A spokeswoman for the Charity Commission said she could not comment on an ongoing inquiry.
While there is no suggestion that Afghan Heroes has been involved in any wrongdoing, police say there has been a huge increase in the number of fake charities fraudulently claiming to cater to injured servicemen.
Commander Stephen Head, lead on charity fraud for the Association of Chief Police Officers, told the Daily Star: 'In terms of cases relating to armed forces and veterans charities, of those that we see, the largest number by a long way relate to people who have got names similar to Help For Heroes.'
The number of cases has leapt from two in 2012 to 29 last year.
Like several others we could name
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I went onto charity commision site (https://www.charitycommission.gov.uk/ ) but it is entirely down. All you get is "The service is unavailable." wonder why?
Oh dear look what I have found from June 2012 ..
"Liam Fox partners with Afghan Heroes to offer holidays for soldiers
Former defence secretary MP Dr Liam Fox has launched a partnership with Afghan Heroes calling on second-home owners to donate time at their properties to soldiers, eight months after the last charity he founded was shut down.
The initiative is called Give Us Time and is a programme of the forces charity Afghan Heroes. The programme enables people to donate time in their second home, holiday home or time-share property to returned soldiers recovering from trauma.
The website went live yesterday. Fox has promised to write to fellow MPs encouraging them to “lead by example”.
He said: “Medical improvements in prosthetics, better physiotherapy and improved social attitudes all contributed to a better chance of rehabilitation. In terms of psychological trauma – the invisible scars of war – we are making progress, though perhaps at a slower rate.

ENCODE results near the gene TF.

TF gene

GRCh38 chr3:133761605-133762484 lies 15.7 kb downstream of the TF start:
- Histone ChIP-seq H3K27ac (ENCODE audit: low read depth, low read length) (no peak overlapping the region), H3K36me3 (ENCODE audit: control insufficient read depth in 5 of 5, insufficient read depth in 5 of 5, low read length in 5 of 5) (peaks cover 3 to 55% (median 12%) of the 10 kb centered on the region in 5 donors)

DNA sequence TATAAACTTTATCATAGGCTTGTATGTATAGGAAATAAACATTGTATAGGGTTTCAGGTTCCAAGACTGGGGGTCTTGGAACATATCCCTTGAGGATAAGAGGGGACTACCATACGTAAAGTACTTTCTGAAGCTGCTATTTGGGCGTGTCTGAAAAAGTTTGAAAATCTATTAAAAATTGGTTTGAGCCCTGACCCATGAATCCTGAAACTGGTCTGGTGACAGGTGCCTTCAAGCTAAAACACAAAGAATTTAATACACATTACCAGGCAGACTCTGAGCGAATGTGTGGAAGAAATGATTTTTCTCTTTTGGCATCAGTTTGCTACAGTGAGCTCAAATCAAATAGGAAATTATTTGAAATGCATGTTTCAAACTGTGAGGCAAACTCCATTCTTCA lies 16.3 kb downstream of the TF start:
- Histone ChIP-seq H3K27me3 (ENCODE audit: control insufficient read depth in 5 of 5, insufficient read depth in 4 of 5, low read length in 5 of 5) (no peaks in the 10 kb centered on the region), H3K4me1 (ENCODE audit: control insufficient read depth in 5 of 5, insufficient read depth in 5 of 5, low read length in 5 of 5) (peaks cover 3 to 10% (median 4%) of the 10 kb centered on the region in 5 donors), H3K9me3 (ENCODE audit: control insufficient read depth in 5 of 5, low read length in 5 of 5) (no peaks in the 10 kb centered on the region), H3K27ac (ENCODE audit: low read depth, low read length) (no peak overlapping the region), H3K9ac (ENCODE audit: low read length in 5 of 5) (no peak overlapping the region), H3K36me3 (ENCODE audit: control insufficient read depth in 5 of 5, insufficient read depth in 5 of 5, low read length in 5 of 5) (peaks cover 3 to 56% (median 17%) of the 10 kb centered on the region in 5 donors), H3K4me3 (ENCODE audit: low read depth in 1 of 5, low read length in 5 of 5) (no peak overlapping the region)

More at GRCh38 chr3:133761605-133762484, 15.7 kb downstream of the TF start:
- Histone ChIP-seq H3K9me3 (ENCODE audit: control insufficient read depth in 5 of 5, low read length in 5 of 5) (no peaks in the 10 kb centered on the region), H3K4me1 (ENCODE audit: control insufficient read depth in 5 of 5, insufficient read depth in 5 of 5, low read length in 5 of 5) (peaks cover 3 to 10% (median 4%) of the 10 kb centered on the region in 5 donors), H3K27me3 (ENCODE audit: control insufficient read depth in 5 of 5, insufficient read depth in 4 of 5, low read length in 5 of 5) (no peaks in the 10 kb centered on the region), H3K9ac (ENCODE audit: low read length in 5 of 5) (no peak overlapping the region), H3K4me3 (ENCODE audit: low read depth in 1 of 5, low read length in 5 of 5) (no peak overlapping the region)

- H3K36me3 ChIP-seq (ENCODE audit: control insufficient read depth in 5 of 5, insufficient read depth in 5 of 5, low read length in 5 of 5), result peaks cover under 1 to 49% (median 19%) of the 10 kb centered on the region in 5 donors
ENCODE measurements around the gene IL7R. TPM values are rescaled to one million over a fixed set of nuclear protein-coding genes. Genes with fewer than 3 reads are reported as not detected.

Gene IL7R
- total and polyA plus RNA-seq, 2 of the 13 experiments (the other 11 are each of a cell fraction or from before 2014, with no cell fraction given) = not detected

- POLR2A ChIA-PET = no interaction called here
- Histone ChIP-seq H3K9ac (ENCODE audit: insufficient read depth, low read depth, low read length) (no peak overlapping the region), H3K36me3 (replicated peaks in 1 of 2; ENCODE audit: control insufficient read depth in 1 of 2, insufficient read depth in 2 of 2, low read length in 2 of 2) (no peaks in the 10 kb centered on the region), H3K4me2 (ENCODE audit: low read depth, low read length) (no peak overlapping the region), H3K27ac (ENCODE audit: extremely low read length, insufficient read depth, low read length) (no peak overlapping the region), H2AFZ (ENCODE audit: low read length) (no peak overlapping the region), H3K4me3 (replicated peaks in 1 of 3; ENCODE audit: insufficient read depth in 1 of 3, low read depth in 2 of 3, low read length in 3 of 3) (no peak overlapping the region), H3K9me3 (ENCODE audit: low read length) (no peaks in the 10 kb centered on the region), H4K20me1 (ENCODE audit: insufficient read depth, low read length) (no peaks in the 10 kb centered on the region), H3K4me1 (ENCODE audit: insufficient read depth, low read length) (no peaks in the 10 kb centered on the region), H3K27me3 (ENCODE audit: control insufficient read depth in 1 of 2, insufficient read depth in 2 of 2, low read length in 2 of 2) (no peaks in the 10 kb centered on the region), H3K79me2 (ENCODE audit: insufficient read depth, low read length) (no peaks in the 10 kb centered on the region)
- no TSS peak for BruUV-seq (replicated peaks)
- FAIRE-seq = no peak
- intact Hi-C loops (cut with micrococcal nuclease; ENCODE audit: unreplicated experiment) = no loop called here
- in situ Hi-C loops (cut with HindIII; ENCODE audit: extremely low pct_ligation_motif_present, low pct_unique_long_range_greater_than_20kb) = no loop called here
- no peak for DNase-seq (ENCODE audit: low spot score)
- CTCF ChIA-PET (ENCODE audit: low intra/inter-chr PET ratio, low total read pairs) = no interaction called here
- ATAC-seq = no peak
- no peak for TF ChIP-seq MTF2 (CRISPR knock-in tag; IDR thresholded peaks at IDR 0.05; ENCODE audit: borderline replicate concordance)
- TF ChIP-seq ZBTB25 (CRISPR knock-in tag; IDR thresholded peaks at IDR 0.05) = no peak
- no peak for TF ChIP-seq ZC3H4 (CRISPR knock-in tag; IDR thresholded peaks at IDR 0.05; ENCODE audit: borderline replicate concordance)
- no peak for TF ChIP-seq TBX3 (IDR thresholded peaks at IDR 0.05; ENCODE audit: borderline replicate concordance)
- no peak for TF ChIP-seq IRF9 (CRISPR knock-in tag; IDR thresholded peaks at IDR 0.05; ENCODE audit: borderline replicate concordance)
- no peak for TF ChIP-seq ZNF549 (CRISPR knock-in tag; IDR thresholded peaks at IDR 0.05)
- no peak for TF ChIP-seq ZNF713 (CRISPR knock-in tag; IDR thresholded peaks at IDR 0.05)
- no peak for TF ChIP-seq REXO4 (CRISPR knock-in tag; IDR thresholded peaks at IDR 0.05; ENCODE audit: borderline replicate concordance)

“One of the areas where I think there remains room for improvement is the integration of service families into this equation.”
<a href="http://servedby.flashtalking.com/click/1/31415;778357;0;209;0/?ft_width=250&ft_height=250&url=4993397" target="_blank">< img border="0" src="http://servedby.flashtalking.com/imp/1/31415;778357;205;gif;Civilsocietycouk;250x250CharitiesMPU/?"></a>
The aim is to open the scheme to applications from service personnel in September and to then roll the programme out more widely in 2013.
The logistics of the programme will be managed by Afghan Heroes, which was founded in 2009 to support soldiers on the frontline and families affected by military operations, although Fox will be heavily involved.
Afghan Heroes’ founder, Denise Harris, said: “I know through personal experience how difficult it can be for those who have suffered loss or injury to recover. Give Us Time is a fantastic initiative and will go a long way to help those who have put their lives on the line readjust to a normal civilian life.”
The charity had already been trialling a similar initiative when Fox approached them with this idea. He was aware of the work of the charity because it launched in his constituency when he was shadow defence secretary.
Give Us Time has been funded by sponsorship from Serco, Venue Directory, Fanatic - which also did the branding and design for the company - and Cobweb. Virgin Trains has also agreed to offer free travel to participants.
Last autumn Atlantic Bridge, a charity founded by Fox, and run by his friend Adam Werritty, was removed from the Charity Commission’s register. After an investigation into its conduct in 2010, the Commission concluded that Atlantic Bridge did not meet its “educational objectives” and the trustees decided to wind the charity up, declaring in September 2011 that this had been done.
Fox resigned from his role as defence secretary in October 2011 following allegations that he had broken the ministerial code when it emerged that Werritty had accompanied him on 18 foreign trips, despite not having an official role. "
Kate McCann "I know that what happened is not due to the fact of us leaving the children asleep. I know it happened under other circumstances"